I had consciously constructed "Daily Horoscope" as a self-contained linguistic world in which each poem interlocked—both openly and secretly—with all the others. A small chapbook was the ideal form of publication, giving the sequence an intimacy and independence lost when the poems were reprinted four years later as part of a larger trade collection. Likewise Kim's compact design clearly highlighted the dense texture of these particular forms. This treatment would have seemed claustrophobic in a book which included other poems. Seeing the chapbook for the first time, I was initially surprised at its tight format but gradually felt the special joy of a collaborator who sees how his partner has unexpectedly complemented his work.

While Kim was designing Daily Horoscope at Windhover Press, I received a request from two strangers named Steve Miller and Ken Botnick to use two poems of mine which had just appeared in The Hudson Review for a class project at the Center for Book Arts, which was then located in a particularly seedy corner of the Bowery. Steve and Ken moved so quickly that their small edition of Two Poems became my first published book. Only a few weeks after Steve's first phone call I found myself driving to the Bowery one cold night after work to sign the sheets. A poet has few joys greater than seeing the pages of his first book roll off the press, but how many young writers have actually witnessed this moment? A fine press allows the author to see the physical production of his own book—an experience which will truly strengthen any beginning poet's notion of himself as a writer. The short-lived Bowery Press only printed seventy copies of Two Poems, but nonetheless I felt I had in some odd sense arrived as a poet. A few months later when the Windhover edition of Daily Horoscope appeared, I felt veritably established in the writer's trade.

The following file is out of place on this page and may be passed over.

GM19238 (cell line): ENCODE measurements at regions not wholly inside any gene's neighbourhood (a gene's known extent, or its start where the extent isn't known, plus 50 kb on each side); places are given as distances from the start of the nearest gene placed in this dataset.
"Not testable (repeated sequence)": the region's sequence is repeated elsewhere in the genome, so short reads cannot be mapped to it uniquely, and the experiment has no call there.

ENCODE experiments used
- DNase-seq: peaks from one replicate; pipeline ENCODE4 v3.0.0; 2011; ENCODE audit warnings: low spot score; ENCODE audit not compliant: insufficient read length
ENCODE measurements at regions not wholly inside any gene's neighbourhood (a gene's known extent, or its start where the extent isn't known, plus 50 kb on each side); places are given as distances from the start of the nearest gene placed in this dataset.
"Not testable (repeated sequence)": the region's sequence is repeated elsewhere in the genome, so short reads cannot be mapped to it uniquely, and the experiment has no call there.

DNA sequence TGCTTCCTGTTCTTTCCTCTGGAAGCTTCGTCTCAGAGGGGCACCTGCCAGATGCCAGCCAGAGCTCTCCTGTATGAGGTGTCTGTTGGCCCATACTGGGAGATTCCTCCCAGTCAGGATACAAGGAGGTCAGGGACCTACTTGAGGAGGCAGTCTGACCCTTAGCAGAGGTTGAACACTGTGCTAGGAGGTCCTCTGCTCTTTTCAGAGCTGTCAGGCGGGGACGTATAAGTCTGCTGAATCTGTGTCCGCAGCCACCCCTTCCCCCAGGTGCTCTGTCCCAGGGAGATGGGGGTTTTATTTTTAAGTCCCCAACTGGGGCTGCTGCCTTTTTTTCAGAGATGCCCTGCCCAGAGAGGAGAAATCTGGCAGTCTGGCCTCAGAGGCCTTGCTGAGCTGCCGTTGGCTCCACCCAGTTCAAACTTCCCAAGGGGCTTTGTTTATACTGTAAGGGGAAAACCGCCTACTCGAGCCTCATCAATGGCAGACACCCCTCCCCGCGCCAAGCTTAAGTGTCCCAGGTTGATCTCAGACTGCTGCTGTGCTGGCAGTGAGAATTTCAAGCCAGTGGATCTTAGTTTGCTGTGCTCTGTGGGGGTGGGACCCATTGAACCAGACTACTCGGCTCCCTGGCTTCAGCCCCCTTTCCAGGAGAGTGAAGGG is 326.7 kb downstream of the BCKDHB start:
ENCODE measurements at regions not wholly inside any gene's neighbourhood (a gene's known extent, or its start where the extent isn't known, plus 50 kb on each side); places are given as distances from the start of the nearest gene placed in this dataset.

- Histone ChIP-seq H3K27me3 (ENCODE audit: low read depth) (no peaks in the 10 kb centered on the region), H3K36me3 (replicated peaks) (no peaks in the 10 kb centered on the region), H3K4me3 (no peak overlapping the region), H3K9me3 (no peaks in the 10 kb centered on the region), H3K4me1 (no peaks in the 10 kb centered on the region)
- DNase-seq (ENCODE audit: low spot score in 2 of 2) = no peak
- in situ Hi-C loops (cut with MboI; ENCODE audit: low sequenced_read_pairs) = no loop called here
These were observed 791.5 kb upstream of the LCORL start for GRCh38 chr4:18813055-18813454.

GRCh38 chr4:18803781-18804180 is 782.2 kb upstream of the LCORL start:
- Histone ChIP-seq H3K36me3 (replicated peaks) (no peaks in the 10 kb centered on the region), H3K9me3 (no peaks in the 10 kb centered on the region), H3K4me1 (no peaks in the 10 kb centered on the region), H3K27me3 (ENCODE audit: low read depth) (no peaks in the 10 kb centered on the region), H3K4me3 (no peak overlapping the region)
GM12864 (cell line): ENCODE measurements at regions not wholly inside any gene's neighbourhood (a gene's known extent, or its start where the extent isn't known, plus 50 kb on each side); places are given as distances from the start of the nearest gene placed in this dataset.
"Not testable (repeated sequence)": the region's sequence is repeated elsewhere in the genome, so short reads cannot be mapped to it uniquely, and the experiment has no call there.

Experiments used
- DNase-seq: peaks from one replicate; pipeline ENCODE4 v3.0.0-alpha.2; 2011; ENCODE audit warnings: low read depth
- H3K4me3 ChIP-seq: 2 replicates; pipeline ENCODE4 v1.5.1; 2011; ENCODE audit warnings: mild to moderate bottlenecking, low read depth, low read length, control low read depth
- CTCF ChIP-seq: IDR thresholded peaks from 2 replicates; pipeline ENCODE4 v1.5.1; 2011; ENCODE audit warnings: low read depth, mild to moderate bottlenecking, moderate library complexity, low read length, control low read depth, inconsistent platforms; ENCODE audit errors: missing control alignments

In the summer of 1982, the poet Ronald Perry died suddenly at the age of fifty in Nassau. I had never met Perry, but I had enjoyed a warm and lively correspondence with him for several years. His, long chatty letters bedecked in colorful Bahamian stamps had brightened my mail nearly every week. The editor of Cumberland Poetry Review, who was about to publish a group of Perry's poems, asked if I could quickly write a memorial essay to run in the issue just going to press. Having to travel on business that week, I worked each evening in my hotel room, eventually finishing both an essay and a short poem about Ronald. I sent a copy of the manuscript to Harry Duncan from Abattoir Editions, and to my astonishment he wrote back immediately telling me that he had known Perry almost thirty years earlier in Iowa City. Harry also wrote that he wanted to reprint my two pieces as a book. "I've always been interested in mixtures of prose and poetry, Dante's A New Life or Yeats' A Vision, and puzzled that so few today experiment with them. And now you provide a poem and prose that clearly belong together, and summon the typographer to work that's more than mere decoration." He suggested using the poem's title, "A Letter to the Bahamas," for the whole book.


He did not even wait for my reply. Within a few days of his letter the first page proof of the Perry book arrived—a large folio sheet in which one stanza of the poem was printed in the center surrounded by blocks of prose in a manner which recalled an annotated text from some lavish incunabulum. Seeing Harry's startling juxtaposition of my poetry and prose I realized how the right format can actually serve as a critical gloss on the text it presents. When the first copy of Letter to the Bahamas arrived within weeks of the proofs, I not only marveled at Harry's speed but also at how a design so striking in purely graphic terms could also so pointedly underscore the emotional implications of the text. Harry's personal grief at Ronald's death had exactly matched my own, and these separate lyric notes of loss and sorrow mysteriously combined into one elegiac chord. Letter to the Bahamas was an imaginative collaboration in the deepest sense.